Finally, the pineapple wastes present the possibility of extracting NCC from the pineapple fibers for reinforcing wood composites and joint with wood residues produced in a sawmill can be converted into lignocellulosic composites, generally achieving better properties than solid wood. Then such composites can substitute for solid blocks from sawlogs, and they can be used in high-value products. Composite blocks for pallets are commonly used in pallet fabrication, and its equipment and technology are widely development. Thus, it is possible to fabricate pallets with wood composites having a high beneficial effect of NCC.


  1. The addition of 1% NCC to PVAc and UF adhesives for fabrication of CWB with Vochysia ferrugineaCordia alliodora, and Gmelina arborea wood produced an increase in the internal bonding and in the nail extraction test of the blocks. Therefore, the NCC improved the resistance properties of the wood adhesives. However, although the level of water absorption increased with added NCC, it remained higher than in SWB.
  2. The CWB fabricated using NCC-modified PVAc and UF adhesives and wood from the tropical species commonly used for pallet fabrication in Costa Rica showed improved performance in static flexure tests of the European pallets, specifically in maximum load and deflection. This result, together with the tests conducted on CWB, indicates that substituting SWB with CWB and adding 1% NCC to the adhesives is a viable option that improves the structural performance of the European pallet.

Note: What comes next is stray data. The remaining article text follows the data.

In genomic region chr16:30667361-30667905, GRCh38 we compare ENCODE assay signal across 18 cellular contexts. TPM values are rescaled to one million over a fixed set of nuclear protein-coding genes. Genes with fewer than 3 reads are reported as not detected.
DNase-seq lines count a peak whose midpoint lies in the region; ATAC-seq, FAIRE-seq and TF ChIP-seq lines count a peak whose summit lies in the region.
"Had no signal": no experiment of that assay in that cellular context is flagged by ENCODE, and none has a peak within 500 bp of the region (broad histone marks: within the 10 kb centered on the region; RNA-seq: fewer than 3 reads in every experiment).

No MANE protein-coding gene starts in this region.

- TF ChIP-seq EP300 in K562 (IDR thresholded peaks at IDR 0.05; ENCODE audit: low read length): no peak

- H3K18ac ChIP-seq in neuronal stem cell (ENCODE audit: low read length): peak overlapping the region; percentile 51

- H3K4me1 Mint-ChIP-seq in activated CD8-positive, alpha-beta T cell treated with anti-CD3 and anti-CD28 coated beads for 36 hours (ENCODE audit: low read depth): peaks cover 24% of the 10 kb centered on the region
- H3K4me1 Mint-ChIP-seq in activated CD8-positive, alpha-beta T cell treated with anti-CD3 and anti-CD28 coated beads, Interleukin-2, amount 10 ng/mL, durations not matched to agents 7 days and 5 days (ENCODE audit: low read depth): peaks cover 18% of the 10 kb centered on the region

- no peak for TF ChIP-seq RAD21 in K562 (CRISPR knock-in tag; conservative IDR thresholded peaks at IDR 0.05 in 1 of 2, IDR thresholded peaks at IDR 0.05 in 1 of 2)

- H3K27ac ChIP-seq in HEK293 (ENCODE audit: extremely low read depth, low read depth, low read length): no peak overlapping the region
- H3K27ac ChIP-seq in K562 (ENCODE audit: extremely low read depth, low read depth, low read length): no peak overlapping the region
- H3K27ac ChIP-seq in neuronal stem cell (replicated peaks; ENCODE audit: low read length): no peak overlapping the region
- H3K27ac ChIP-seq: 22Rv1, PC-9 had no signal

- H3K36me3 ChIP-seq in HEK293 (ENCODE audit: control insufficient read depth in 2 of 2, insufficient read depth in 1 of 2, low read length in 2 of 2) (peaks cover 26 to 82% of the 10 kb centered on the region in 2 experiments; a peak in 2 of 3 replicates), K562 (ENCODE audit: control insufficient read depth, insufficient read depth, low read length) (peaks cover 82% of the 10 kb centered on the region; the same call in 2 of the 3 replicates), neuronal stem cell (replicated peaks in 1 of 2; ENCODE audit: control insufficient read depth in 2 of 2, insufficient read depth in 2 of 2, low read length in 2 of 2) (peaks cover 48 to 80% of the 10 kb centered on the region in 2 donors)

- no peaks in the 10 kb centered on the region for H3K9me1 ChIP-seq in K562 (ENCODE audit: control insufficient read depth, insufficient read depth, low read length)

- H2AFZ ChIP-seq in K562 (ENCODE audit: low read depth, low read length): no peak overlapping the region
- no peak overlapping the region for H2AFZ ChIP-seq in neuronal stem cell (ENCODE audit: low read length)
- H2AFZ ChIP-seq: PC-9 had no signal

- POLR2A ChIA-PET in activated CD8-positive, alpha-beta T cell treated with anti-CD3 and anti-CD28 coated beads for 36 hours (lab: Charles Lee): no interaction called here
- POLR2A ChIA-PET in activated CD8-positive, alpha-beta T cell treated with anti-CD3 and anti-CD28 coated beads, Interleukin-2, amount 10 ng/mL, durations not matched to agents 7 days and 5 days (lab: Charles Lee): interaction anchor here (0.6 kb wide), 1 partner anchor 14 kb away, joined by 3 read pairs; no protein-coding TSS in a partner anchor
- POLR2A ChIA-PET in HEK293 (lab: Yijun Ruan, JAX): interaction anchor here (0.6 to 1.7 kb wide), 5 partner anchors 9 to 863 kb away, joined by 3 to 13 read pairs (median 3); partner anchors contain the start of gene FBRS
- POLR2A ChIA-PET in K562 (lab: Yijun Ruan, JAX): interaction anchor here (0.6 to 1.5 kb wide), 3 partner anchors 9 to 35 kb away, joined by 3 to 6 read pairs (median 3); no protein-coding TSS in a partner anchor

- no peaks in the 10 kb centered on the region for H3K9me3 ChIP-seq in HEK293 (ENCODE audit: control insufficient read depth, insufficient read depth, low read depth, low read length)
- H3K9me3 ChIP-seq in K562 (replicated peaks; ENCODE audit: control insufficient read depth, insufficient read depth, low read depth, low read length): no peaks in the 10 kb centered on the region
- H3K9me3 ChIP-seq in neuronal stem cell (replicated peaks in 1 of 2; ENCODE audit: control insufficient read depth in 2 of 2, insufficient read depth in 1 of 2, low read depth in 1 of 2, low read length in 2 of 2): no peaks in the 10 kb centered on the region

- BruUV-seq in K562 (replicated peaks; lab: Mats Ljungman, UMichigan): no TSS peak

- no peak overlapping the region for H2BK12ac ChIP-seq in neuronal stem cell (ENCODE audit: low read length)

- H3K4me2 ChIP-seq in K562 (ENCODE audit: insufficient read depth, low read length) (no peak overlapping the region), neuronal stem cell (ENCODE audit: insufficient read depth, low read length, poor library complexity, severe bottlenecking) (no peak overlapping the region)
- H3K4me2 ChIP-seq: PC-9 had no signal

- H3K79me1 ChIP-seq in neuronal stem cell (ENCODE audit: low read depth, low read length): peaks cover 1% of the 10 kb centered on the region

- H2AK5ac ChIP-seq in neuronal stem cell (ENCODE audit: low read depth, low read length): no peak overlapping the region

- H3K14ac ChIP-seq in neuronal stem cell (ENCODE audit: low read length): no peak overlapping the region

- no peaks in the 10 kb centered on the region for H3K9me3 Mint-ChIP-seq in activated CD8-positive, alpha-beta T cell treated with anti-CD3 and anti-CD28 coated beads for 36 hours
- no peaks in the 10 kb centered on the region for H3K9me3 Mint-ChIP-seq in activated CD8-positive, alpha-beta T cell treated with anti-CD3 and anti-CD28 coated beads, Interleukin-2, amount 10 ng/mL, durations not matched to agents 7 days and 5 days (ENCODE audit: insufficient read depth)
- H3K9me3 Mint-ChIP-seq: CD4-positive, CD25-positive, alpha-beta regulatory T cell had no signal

The authors wish to thank the Vicerrectoría de Investigación y Extensión at the Instituto Tecnológico de Costa Rica for their assistance in conducting this study.


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Article submitted: December 30, 2018; Peer review completed: March 9, 2019; Revised version received: March 12, 2019; Accepted: March 14, 2019; Published: March 19, 2019.

DOI: 10.15376/biores.14.2.3651-3667